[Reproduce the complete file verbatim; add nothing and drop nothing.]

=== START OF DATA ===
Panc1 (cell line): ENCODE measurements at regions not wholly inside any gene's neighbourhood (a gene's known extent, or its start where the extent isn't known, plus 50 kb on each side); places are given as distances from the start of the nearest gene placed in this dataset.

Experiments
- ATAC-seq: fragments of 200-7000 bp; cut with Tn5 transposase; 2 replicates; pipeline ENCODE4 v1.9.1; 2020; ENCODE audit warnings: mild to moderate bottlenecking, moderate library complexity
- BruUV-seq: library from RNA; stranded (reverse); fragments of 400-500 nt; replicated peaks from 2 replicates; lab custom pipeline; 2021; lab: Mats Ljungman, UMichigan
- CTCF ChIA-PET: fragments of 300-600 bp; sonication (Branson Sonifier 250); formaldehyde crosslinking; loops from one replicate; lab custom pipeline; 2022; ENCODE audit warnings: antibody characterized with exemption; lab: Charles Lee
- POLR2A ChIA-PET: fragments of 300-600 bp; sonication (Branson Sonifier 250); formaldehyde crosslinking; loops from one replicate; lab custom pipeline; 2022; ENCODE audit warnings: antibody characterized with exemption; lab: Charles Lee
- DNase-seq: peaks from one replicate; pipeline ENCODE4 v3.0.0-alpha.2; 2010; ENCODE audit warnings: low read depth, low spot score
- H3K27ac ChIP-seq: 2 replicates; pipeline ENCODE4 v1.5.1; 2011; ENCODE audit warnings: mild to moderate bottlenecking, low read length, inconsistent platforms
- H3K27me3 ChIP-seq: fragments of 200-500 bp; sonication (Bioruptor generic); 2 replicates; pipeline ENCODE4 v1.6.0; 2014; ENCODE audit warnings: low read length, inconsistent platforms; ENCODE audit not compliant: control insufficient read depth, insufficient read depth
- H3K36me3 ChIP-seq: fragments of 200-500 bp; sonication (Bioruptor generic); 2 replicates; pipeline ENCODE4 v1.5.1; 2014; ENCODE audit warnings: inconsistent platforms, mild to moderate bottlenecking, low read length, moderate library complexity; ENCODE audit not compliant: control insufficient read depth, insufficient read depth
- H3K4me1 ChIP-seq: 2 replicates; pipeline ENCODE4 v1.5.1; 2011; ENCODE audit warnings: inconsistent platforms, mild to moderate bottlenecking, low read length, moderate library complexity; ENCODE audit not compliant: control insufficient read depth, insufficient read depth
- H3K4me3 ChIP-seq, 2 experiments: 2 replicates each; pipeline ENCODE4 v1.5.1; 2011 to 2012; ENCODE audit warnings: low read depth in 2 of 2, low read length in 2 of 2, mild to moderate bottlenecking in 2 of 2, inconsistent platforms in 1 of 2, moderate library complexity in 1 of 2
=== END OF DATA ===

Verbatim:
Panc1 (cell line): ENCODE measurements at regions not wholly inside any gene's neighbourhood (a gene's known extent, or its start where the extent isn't known, plus 50 kb on each side); places are given as distances from the start of the nearest gene placed in this dataset.

Experiments
- ATAC-seq: fragments of 200-7000 bp; cut with Tn5 transposase; 2 replicates; pipeline ENCODE4 v1.9.1; 2020; ENCODE audit warnings: mild to moderate bottlenecking, moderate library complexity
- BruUV-seq: library from RNA; stranded (reverse); fragments of 400-500 nt; replicated peaks from 2 replicates; lab custom pipeline; 2021; lab: Mats Ljungman, UMichigan
- CTCF ChIA-PET: fragments of 300-600 bp; sonication (Branson Sonifier 250); formaldehyde crosslinking; loops from one replicate; lab custom pipeline; 2022; ENCODE audit warnings: antibody characterized with exemption; lab: Charles Lee
- POLR2A ChIA-PET: fragments of 300-600 bp; sonication (Branson Sonifier 250); formaldehyde crosslinking; loops from one replicate; lab custom pipeline; 2022; ENCODE audit warnings: antibody characterized with exemption; lab: Charles Lee
- DNase-seq: peaks from one replicate; pipeline ENCODE4 v3.0.0-alpha.2; 2010; ENCODE audit warnings: low read depth, low spot score
- H3K27ac ChIP-seq: 2 replicates; pipeline ENCODE4 v1.5.1; 2011; ENCODE audit warnings: mild to moderate bottlenecking, low read length, inconsistent platforms
- H3K27me3 ChIP-seq: fragments of 200-500 bp; sonication (Bioruptor generic); 2 replicates; pipeline ENCODE4 v1.6.0; 2014; ENCODE audit warnings: low read length, inconsistent platforms; ENCODE audit not compliant: control insufficient read depth, insufficient read depth
- H3K36me3 ChIP-seq: fragments of 200-500 bp; sonication (Bioruptor generic); 2 replicates; pipeline ENCODE4 v1.5.1; 2014; ENCODE audit warnings: inconsistent platforms, mild to moderate bottlenecking, low read length, moderate library complexity; ENCODE audit not compliant: control insufficient read depth, insufficient read depth
- H3K4me1 ChIP-seq: 2 replicates; pipeline ENCODE4 v1.5.1; 2011; ENCODE audit warnings: inconsistent platforms, mild to moderate bottlenecking, low read length, moderate library complexity; ENCODE audit not compliant: control insufficient read depth, insufficient read depth
- H3K4me3 ChIP-seq, 2 experiments: 2 replicates each; pipeline ENCODE4 v1.5.1; 2011 to 2012; ENCODE audit warnings: low read depth in 2 of 2, low read length in 2 of 2, mild to moderate bottlenecking in 2 of 2, inconsistent platforms in 1 of 2, moderate library complexity in 1 of 2